Suppose we implement the λ-calculus inside the λ-calculus itself with λ-encodings and Bruijn indices:

Lam = λ body .        λ Lam . λ App . λ Var . Lam body
App = λ fun . λ arg . λ Lam . λ App . λ Var . App fun arg
Var = λ idx .         λ Lam . λ App . λ Var . Var idx

Is it possible to implement a quote() function that, given a native term, returns its own λ-encoded representation? For example:

quote(λ f . λ x . f (f x)) 

Would return:

Lam (Lam (App (Var 1) (App (Var 1) (Var 0))))

If not, is it possible if given a type?

quote(Arr(Arr(T,T),Arr(T,T)), λ f . λ x . f (f x)))

Where Arr(Arr(T,T),Arr(T,T)) represents that the term we want to quote has the following STLC type: (o -> o) -> o -> o.

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    $\begingroup$ There are non-terminating lambda-expressions. There are infinitely many ways to express the same function. How would quote deal with it? $\endgroup$ – Dmitri Urbanowicz Jun 27 '18 at 8:07
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    $\begingroup$ What is the domain and codomain of the quote function? If the domain is ASTs, then such a quotation function exists trivially, so that's probably not what you have in mind. $\endgroup$ – Martin Berger Jun 27 '18 at 12:30

Neel is exactly right. The simplest example of extensionality is $\eta$ equality. I.e. there is no well typed lambda term that will differentiate between $(\lambda x . f x)$ and $ (f) $.

The situation is similar in Sharing Graphs. The same $\eta$ equality is presented in the first figure of Lemma 3.4 in 'A denotational semantics for the symmetric interaction combinators'. Moreover the second figure in the same presents second $\eta$ equality dealing with 'contraction'. As the lemma states, both equalities together are complete.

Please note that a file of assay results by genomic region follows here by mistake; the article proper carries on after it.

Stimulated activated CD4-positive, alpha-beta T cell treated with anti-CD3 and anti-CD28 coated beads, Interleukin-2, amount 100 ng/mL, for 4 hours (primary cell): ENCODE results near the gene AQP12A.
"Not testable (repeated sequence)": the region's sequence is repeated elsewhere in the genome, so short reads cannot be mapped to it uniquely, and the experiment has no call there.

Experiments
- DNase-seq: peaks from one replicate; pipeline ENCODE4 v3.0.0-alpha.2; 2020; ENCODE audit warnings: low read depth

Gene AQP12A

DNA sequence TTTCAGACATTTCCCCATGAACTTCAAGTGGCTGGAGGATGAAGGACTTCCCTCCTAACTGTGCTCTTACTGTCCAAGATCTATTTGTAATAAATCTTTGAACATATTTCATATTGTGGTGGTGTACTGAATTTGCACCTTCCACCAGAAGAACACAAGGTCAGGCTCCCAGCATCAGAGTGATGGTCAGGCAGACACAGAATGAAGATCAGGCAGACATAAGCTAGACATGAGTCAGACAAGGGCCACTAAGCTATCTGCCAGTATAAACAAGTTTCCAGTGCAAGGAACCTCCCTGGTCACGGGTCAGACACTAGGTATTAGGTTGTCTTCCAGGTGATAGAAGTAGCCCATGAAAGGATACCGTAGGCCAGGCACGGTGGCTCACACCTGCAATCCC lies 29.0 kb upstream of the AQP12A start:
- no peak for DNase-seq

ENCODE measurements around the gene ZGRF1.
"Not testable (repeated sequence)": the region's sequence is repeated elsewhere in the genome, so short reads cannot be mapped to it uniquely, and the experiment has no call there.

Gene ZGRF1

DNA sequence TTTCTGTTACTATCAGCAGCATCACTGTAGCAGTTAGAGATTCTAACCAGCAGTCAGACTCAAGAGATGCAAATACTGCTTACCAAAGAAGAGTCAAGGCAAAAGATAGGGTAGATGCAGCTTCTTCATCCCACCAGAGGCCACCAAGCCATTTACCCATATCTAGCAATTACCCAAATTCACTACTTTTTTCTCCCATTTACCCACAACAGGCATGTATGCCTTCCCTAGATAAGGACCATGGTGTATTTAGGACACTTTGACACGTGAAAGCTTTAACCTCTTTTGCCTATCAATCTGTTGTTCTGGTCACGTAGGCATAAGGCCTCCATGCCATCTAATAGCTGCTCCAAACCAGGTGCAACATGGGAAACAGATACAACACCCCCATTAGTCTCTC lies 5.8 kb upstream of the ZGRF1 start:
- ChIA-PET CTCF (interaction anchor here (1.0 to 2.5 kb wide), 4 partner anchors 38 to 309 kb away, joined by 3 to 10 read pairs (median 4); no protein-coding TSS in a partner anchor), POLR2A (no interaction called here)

In one 'quote' definition it is enough to suspend every cut in lambda calculus i.e. application. Section 3.3 in Breaking Through the Normalization Barrier: A Self-Interpreter for F-omega defines it in System-F setting. (In terms of Sharing Graphs, it is enough to 'suspend' every cut i.e. put a node between 2 principal ports facing each other).

If you want to go a bit outside of lambda calculus, take a look at A combinatory account of internal structure. It might be just what you need.

There's a chance that Pure Pattern calculus will be relevant to your goals as well.

For implementations have a look at Barry Jay's github.

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  • $\begingroup$ That connects a lot of dots. $\endgroup$ – MaiaVictor Jun 28 '18 at 3:22

No, this is not possible, assuming you want to go from an arbitrary lambda term to some first-order AST.

The lambda calculus is extensional, which means that the lambda calculus cannot distinguish between two lambda-terms which are behaviourally equivalent. Eg, if you have terms implementing quick sort and merge sort, then no other lambda-term can distinguish them, since they are both extensionally the same function. As a result, full quotation is impossible, since it should let you get different source code for those two terms.

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